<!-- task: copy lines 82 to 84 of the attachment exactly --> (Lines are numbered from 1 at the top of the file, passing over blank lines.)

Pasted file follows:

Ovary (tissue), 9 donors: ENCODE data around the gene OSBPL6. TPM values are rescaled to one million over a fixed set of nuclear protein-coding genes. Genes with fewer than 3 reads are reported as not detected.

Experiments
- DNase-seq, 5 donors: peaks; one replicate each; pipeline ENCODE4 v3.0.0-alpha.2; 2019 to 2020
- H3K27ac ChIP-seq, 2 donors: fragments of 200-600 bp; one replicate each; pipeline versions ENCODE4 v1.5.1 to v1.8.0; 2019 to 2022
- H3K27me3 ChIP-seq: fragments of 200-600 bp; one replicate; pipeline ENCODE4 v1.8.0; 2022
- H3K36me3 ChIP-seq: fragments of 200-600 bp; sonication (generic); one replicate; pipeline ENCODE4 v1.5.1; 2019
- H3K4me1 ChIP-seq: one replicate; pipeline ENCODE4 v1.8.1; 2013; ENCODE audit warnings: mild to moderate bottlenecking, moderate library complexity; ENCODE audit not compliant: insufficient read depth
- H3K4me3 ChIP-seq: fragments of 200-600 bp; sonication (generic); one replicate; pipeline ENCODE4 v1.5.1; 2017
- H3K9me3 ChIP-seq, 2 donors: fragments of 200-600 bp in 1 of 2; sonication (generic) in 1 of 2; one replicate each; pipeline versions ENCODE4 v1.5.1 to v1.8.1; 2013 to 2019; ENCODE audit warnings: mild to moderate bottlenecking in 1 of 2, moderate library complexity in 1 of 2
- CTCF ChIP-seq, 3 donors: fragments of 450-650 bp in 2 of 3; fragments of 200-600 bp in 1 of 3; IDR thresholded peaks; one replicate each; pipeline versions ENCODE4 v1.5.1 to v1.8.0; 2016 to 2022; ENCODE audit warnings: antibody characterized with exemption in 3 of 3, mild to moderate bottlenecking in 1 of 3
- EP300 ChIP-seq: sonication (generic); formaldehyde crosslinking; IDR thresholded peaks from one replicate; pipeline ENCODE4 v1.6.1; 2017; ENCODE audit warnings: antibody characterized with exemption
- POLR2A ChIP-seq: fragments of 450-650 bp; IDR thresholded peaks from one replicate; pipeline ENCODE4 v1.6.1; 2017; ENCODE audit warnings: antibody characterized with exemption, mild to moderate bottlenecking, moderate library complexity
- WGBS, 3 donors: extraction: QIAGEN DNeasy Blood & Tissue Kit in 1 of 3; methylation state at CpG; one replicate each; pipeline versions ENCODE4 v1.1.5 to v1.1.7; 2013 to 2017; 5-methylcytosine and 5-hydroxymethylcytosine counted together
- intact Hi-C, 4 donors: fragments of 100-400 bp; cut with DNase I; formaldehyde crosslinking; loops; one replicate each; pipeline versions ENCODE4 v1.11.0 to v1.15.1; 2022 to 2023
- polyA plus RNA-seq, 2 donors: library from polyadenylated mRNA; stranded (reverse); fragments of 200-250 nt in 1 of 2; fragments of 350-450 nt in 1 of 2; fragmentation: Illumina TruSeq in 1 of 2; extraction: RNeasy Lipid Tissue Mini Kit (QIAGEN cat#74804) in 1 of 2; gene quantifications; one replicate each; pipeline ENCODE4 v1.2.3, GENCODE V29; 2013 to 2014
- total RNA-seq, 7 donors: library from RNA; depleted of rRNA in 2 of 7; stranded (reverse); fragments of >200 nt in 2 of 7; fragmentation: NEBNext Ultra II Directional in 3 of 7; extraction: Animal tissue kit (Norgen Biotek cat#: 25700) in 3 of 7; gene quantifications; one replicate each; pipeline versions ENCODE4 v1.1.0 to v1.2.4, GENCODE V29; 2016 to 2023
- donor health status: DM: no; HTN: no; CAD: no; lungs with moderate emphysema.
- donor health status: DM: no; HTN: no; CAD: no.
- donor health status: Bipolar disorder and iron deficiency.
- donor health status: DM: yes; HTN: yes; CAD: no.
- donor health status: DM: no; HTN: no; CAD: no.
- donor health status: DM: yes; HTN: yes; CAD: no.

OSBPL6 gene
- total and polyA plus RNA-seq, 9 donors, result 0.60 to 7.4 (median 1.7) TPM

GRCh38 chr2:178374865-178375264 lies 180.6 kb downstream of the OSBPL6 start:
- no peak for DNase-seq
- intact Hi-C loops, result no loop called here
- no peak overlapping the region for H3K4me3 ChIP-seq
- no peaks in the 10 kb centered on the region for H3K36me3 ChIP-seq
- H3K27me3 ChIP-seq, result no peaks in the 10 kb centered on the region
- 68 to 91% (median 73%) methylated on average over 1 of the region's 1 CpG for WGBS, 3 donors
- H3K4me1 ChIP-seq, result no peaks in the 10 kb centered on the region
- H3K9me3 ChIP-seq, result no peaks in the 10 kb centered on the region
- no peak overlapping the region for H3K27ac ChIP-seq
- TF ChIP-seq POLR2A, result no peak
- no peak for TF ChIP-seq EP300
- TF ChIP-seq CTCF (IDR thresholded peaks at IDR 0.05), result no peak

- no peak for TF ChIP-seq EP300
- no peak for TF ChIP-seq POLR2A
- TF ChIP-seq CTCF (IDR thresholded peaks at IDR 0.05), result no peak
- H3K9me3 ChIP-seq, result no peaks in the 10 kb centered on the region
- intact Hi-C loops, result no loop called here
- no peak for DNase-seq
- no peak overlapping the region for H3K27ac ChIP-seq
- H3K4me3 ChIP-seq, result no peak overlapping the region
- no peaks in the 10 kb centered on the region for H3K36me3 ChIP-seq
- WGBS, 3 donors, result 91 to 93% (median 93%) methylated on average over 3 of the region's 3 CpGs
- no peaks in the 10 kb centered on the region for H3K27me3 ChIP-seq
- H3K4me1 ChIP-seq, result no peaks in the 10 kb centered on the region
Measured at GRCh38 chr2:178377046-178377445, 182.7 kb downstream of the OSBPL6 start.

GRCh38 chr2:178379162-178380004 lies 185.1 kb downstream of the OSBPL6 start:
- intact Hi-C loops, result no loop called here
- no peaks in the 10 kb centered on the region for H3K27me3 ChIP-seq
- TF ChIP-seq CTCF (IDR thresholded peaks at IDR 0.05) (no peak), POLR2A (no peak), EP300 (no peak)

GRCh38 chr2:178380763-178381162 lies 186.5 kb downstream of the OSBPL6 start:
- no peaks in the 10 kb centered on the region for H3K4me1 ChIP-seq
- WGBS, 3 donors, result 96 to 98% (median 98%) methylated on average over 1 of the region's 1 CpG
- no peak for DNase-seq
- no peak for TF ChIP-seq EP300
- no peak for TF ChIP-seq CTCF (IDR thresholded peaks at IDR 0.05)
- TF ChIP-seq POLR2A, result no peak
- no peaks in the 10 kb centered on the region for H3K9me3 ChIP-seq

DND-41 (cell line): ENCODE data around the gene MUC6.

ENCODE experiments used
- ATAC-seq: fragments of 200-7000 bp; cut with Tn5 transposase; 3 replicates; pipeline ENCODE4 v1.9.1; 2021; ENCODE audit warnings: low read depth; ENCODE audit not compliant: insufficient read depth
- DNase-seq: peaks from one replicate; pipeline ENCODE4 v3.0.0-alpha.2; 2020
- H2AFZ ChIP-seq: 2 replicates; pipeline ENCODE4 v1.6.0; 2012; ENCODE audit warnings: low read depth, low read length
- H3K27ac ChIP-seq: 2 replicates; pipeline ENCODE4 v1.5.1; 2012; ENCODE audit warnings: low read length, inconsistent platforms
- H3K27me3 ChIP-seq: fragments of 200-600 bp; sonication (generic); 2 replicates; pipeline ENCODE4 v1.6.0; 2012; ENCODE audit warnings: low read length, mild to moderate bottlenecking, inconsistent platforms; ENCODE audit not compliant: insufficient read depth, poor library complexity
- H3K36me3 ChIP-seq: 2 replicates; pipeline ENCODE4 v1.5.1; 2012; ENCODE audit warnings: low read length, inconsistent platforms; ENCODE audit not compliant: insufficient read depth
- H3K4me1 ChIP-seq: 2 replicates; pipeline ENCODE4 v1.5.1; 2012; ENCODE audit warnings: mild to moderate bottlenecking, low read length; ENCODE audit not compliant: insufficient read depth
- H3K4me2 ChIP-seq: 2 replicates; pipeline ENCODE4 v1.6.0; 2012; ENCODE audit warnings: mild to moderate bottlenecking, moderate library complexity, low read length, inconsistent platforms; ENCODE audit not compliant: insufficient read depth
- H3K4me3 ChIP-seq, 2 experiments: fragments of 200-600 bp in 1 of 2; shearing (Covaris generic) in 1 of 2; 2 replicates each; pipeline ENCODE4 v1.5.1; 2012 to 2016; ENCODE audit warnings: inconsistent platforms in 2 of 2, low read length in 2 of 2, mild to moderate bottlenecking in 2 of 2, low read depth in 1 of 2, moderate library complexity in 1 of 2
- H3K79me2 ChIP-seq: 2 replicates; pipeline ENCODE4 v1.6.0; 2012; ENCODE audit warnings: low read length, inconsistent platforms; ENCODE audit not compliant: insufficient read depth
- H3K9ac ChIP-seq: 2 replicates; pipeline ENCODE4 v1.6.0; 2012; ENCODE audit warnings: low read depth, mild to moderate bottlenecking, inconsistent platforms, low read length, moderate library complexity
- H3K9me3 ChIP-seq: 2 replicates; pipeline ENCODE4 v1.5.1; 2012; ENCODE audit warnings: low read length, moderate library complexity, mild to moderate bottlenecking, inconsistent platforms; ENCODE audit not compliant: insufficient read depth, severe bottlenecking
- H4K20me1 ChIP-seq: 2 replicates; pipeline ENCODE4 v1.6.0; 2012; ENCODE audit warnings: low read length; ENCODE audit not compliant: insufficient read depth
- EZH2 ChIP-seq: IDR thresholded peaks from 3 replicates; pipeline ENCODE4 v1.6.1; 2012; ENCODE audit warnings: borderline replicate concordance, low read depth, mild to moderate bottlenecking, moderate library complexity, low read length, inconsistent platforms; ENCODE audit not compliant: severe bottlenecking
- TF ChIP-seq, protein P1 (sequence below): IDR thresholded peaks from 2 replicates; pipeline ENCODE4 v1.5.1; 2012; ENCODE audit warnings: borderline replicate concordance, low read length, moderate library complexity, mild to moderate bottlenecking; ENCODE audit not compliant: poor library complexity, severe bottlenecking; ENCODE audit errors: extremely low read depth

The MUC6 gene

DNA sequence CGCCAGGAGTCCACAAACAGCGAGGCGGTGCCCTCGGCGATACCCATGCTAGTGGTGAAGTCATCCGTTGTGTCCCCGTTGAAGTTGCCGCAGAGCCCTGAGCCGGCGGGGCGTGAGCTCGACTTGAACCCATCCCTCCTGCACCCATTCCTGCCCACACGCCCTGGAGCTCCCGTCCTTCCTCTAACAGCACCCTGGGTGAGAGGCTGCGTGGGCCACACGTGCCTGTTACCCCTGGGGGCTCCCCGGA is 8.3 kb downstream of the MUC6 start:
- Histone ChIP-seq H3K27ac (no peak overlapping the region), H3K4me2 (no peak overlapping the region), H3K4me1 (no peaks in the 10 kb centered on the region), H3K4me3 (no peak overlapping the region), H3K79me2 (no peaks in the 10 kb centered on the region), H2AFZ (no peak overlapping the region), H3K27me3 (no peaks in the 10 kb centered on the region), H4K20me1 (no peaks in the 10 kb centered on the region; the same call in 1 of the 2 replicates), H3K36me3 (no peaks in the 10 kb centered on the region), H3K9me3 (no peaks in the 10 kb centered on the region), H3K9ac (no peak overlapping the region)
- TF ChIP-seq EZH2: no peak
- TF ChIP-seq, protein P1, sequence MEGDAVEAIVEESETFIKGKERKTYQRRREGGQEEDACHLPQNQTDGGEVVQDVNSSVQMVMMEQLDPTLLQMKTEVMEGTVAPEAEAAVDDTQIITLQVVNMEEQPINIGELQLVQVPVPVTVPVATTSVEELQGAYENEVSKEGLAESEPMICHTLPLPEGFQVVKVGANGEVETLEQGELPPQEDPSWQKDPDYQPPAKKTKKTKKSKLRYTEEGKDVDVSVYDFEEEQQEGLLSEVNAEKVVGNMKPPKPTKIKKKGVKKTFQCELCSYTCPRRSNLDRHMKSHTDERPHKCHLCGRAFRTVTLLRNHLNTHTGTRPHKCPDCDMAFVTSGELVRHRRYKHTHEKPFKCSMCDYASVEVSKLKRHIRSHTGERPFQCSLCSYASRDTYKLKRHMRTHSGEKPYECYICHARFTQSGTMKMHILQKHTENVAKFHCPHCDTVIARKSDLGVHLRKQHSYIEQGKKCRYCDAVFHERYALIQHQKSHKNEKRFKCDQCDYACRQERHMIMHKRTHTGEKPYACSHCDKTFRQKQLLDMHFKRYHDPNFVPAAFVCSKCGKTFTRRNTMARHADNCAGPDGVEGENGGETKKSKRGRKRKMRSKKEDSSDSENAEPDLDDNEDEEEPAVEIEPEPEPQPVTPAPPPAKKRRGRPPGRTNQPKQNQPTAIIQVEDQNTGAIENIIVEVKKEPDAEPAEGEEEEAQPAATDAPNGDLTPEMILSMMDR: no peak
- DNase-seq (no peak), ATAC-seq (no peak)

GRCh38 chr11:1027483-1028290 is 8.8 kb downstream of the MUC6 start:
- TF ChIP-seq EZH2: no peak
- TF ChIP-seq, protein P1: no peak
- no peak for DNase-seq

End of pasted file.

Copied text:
- Histone ChIP-seq H3K27ac (no peak overlapping the region), H3K4me2 (no peak overlapping the region), H3K4me1 (no peaks in the 10 kb centered on the region), H3K4me3 (no peak overlapping the region), H3K79me2 (no peaks in the 10 kb centered on the region), H2AFZ (no peak overlapping the region), H3K27me3 (no peaks in the 10 kb centered on the region), H4K20me1 (no peaks in the 10 kb centered on the region; the same call in 1 of the 2 replicates), H3K36me3 (no peaks in the 10 kb centered on the region), H3K9me3 (no peaks in the 10 kb centered on the region), H3K9ac (no peak overlapping the region)
- TF ChIP-seq EZH2: no peak
- TF ChIP-seq, protein P1, sequence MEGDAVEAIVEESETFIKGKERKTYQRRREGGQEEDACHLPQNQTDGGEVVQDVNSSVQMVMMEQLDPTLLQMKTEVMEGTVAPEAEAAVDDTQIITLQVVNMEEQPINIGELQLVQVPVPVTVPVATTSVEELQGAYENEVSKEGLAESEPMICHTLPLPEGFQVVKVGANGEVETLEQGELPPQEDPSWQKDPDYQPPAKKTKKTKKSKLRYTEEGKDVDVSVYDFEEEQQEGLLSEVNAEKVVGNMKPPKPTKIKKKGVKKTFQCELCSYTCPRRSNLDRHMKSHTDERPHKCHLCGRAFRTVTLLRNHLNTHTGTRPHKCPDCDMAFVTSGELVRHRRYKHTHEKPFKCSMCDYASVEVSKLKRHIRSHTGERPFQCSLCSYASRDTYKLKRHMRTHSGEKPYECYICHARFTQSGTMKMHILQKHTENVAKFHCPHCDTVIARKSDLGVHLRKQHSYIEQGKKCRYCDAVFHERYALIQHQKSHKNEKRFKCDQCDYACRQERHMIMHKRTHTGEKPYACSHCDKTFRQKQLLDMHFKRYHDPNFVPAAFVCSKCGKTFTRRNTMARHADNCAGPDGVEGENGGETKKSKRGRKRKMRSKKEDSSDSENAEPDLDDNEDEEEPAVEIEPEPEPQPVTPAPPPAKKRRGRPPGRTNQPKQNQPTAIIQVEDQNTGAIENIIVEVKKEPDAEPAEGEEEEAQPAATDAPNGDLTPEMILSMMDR: no peak